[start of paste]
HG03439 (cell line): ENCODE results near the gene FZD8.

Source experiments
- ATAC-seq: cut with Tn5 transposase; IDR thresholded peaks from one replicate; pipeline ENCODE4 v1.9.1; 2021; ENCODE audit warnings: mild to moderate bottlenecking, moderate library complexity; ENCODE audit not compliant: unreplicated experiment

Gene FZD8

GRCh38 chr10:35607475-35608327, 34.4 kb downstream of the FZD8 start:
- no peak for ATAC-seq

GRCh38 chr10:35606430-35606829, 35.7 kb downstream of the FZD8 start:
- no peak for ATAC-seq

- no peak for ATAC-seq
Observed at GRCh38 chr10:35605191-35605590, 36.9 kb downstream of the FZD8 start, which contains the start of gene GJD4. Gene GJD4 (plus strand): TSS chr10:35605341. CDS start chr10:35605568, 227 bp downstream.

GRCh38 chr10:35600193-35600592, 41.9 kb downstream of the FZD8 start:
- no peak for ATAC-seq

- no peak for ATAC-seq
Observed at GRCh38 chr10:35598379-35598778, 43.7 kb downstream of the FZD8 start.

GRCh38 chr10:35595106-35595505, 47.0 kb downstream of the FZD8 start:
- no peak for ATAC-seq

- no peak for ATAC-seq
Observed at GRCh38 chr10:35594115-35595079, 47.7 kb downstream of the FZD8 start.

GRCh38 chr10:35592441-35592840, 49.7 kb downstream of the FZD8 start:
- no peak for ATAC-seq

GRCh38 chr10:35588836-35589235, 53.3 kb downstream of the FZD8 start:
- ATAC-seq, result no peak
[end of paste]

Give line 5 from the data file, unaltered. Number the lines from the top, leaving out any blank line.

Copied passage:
GRCh38 chr10:35607475-35608327, 34.4 kb downstream of the FZD8 start: